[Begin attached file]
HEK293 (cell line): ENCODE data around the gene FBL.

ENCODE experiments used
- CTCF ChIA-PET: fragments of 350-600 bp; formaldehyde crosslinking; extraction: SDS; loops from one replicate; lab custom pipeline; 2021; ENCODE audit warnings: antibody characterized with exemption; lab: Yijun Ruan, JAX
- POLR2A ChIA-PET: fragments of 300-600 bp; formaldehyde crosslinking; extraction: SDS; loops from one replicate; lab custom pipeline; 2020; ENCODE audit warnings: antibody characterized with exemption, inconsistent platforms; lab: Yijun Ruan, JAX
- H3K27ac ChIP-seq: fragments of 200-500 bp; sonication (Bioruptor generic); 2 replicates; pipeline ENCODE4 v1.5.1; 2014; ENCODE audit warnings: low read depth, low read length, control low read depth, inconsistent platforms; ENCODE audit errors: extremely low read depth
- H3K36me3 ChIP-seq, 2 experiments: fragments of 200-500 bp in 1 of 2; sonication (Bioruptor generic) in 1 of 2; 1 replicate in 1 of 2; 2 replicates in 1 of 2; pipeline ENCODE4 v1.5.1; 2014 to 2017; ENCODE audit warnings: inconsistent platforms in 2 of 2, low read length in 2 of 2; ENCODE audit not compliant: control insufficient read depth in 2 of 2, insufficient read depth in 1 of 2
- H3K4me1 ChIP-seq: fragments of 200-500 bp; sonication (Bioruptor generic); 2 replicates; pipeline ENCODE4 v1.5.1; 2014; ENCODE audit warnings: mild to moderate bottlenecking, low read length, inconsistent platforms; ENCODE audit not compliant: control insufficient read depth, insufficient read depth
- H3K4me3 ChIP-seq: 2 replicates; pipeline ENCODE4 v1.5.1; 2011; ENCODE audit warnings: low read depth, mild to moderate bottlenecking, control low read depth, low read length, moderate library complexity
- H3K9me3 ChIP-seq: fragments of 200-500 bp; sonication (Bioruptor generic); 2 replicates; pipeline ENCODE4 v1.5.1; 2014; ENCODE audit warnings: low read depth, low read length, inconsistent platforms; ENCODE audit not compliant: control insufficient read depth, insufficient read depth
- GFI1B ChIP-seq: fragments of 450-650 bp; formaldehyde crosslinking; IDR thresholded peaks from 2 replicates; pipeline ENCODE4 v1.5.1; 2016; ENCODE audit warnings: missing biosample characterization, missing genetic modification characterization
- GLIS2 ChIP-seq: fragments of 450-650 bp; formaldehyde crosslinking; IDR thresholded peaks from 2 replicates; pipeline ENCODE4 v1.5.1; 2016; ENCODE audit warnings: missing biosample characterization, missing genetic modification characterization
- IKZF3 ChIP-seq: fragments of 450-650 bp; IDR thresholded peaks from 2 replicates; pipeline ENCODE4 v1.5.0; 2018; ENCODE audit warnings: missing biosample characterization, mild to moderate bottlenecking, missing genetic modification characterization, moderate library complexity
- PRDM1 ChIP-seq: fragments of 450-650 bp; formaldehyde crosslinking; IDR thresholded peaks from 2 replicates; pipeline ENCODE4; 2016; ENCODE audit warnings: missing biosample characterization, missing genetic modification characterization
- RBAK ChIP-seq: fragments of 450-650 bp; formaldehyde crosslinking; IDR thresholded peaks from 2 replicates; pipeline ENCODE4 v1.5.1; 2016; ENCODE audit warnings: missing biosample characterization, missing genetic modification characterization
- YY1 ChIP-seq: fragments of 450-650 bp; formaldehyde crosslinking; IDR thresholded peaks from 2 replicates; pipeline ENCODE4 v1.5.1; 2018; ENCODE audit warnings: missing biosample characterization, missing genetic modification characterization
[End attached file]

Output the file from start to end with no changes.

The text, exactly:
HEK293 (cell line): ENCODE data around the gene FBL.

ENCODE experiments used
- CTCF ChIA-PET: fragments of 350-600 bp; formaldehyde crosslinking; extraction: SDS; loops from one replicate; lab custom pipeline; 2021; ENCODE audit warnings: antibody characterized with exemption; lab: Yijun Ruan, JAX
- POLR2A ChIA-PET: fragments of 300-600 bp; formaldehyde crosslinking; extraction: SDS; loops from one replicate; lab custom pipeline; 2020; ENCODE audit warnings: antibody characterized with exemption, inconsistent platforms; lab: Yijun Ruan, JAX
- H3K27ac ChIP-seq: fragments of 200-500 bp; sonication (Bioruptor generic); 2 replicates; pipeline ENCODE4 v1.5.1; 2014; ENCODE audit warnings: low read depth, low read length, control low read depth, inconsistent platforms; ENCODE audit errors: extremely low read depth
- H3K36me3 ChIP-seq, 2 experiments: fragments of 200-500 bp in 1 of 2; sonication (Bioruptor generic) in 1 of 2; 1 replicate in 1 of 2; 2 replicates in 1 of 2; pipeline ENCODE4 v1.5.1; 2014 to 2017; ENCODE audit warnings: inconsistent platforms in 2 of 2, low read length in 2 of 2; ENCODE audit not compliant: control insufficient read depth in 2 of 2, insufficient read depth in 1 of 2
- H3K4me1 ChIP-seq: fragments of 200-500 bp; sonication (Bioruptor generic); 2 replicates; pipeline ENCODE4 v1.5.1; 2014; ENCODE audit warnings: mild to moderate bottlenecking, low read length, inconsistent platforms; ENCODE audit not compliant: control insufficient read depth, insufficient read depth
- H3K4me3 ChIP-seq: 2 replicates; pipeline ENCODE4 v1.5.1; 2011; ENCODE audit warnings: low read depth, mild to moderate bottlenecking, control low read depth, low read length, moderate library complexity
- H3K9me3 ChIP-seq: fragments of 200-500 bp; sonication (Bioruptor generic); 2 replicates; pipeline ENCODE4 v1.5.1; 2014; ENCODE audit warnings: low read depth, low read length, inconsistent platforms; ENCODE audit not compliant: control insufficient read depth, insufficient read depth
- GFI1B ChIP-seq: fragments of 450-650 bp; formaldehyde crosslinking; IDR thresholded peaks from 2 replicates; pipeline ENCODE4 v1.5.1; 2016; ENCODE audit warnings: missing biosample characterization, missing genetic modification characterization
- GLIS2 ChIP-seq: fragments of 450-650 bp; formaldehyde crosslinking; IDR thresholded peaks from 2 replicates; pipeline ENCODE4 v1.5.1; 2016; ENCODE audit warnings: missing biosample characterization, missing genetic modification characterization
- IKZF3 ChIP-seq: fragments of 450-650 bp; IDR thresholded peaks from 2 replicates; pipeline ENCODE4 v1.5.0; 2018; ENCODE audit warnings: missing biosample characterization, mild to moderate bottlenecking, missing genetic modification characterization, moderate library complexity
- PRDM1 ChIP-seq: fragments of 450-650 bp; formaldehyde crosslinking; IDR thresholded peaks from 2 replicates; pipeline ENCODE4; 2016; ENCODE audit warnings: missing biosample characterization, missing genetic modification characterization
- RBAK ChIP-seq: fragments of 450-650 bp; formaldehyde crosslinking; IDR thresholded peaks from 2 replicates; pipeline ENCODE4 v1.5.1; 2016; ENCODE audit warnings: missing biosample characterization, missing genetic modification characterization
- YY1 ChIP-seq: fragments of 450-650 bp; formaldehyde crosslinking; IDR thresholded peaks from 2 replicates; pipeline ENCODE4 v1.5.1; 2018; ENCODE audit warnings: missing biosample characterization, missing genetic modification characterization